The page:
Simba's Version: Simba plans all the great things he'll get to do when he becomes king, like rule the Pridelands and fire Zazu. However, this "paradise" comes at a cost he fully doesn't understand until Mufasa tells him he can only become king once Mufasa dies--then does so, throwing Simba's life into sharp relief. He tries to avoid his destiny by becoming a prey animal like Timon and Pumbaa, but when Nala re-enters his life, he can't keep pretending. With Rafiki's help, he changes his ways and becomes the king Mufasa always wanted him to be.
Main Character Throughline: Progress>Future>Present>Past
Simba is eager to grow and improve as prince of lions. However, his excitement is tempered when he nearly gets himself killed in the elephant graveyard, and his father reminds Simba of his future, particularly one without him. After watching his father tragically die in front of him (and blaming himself for his father's death), he runs away to the badlands, where Timon and Pumbaa help him to forget his old life and live for the moment ("You've got to put your past behind you!") However, his past hasn't forgotten him just yet. Like Scrooge before him, Simba is visited by three guests--first Nala, then Rafiki, and finally the ghostly vision of his father--each imploring him to remember his past and seek out his destiny. He accepts his bloodline, and returns to his old home to take back what is rightfully his.
[Another piece of Dramatica magic. I did absolutely no tinkering to make this throughline, and I couldn't have described the story better myself. ]
**Impact Character Throughline: Memory>Preconscious>Subconscious>Conscious
The Impact Character is represented by Mufasa (and Rafiki, while Mufasa is dead and gone). Mufasa's Impact on Simba doesn't really start until after the elephant graveyard. Mufasa reminds Simba that he will always be there in Simba's memory, even after Mufasa is dead. When Mufasa dies, the image of his death is burned into Simba's mind, paired with the guilt and terror he felt at seeing Mufasa fall from the cliffside. While Simba stays with Timon and Pumbaa, he mostly associates Mufasa with that sadness and pain. However, as he matures, he begins to feel more conflicted, remembering the lessons Mufasa had taught him and wanting to make his father proud. Rafiki challenges his Subconscious (specifically, his Denial) by arguing that he can either run from his bittersweet Memories, or he can learn from them and move on. Finally, being reminded of who he is challenges Simba's thought processes and puts him back on track.
Relationship Throughline: Doing>Understanding>Obtaining>Learning
This mostly repeats things I've mentioned previously. Mufasa and Simba spend a time together bonding, but Simba doesn't fully understand his responsibilities until he almost dies in the elephant graveyard and Mufasa dies for real. Since Mufasa (and Rafiki) are absent for this part, we might call Obtaining "Losing," as Simba loses the Influence he needed from his father. Only once Rafiki returns and helps Simba Learn about his father living on within him.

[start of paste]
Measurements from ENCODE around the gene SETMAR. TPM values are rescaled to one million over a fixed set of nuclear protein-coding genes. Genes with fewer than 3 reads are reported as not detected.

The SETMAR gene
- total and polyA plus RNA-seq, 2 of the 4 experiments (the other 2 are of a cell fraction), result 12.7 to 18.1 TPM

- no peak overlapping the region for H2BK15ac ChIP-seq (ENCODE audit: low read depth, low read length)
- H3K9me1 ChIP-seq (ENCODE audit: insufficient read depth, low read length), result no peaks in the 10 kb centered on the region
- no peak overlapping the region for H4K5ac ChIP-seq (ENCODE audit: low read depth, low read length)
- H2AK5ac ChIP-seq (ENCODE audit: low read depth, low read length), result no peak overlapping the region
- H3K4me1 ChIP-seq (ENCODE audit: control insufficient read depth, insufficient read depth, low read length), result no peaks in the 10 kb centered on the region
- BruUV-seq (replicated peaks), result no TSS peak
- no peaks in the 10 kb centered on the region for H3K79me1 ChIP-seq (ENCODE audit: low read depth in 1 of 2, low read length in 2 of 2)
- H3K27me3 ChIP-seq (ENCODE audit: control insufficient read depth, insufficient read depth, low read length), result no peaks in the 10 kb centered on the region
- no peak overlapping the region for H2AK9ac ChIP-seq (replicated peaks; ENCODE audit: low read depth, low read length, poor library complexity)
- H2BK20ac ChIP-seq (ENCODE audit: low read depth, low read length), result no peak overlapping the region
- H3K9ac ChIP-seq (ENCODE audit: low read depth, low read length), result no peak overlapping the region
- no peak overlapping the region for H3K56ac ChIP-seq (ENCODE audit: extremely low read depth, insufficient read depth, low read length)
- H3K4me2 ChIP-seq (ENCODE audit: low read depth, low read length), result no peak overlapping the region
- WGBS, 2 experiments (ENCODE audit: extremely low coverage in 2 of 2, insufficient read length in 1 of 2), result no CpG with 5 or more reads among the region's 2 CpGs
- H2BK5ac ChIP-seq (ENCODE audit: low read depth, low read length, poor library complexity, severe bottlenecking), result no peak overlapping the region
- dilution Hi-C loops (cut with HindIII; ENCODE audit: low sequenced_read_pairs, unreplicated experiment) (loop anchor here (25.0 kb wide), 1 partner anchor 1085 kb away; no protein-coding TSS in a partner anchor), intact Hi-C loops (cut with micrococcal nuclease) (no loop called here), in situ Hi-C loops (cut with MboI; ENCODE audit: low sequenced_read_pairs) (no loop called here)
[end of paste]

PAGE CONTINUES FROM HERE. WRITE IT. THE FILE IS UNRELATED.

Okay, so there a particular motivation to me analyzing this movie specifically. If you remember that video I posted the other day about Hercules, the woman in that video (Lindsay Ellis) makes a claim about The Lion King that rankled with me: "The Lion King has a long first act and a short second and third act." Using the traditional three-act structure, sure: he doesn't leave the Pridelands until halfway through, after Mufasa dies, and the traditional "Hero's Journey" model expects the hero to leave his hometown at the end of Act 1. I, however, think this understanding of The Lion King is stupid, and I hope I've proved it. The movie's clearly broken up into four acts, not three: One between Simba's birth and the incident at the elephant graveyard; Two from there to the canyon scene; Three from there to to when Nala arrives, ish; and Four, from there to when Simba defeats Scar and re-establishes the Circle of Life.
There's also the thing about Scar being the Protagonist I think it worth talking about. Scar's a weird Protagonist, but the signs are there: he's the one who Pursues the throne for 95% of the story. You could even argue that when Simba comes back at the end of Act IV, he's not being a Protagonist, but rather Scar's Antagonist! Still, I want to make it clear that I think Lion King's Outcome is Success and not bittersweet Failure. If we take an objective look at the story, Scar may be the one chasing the throne, but Simba achieving it is the win state. ...I dunno, it's complicated. I'd like to hear your thoughts on this, as well as anything else, in the comments. Thanks for reading, and Hakuna Matata!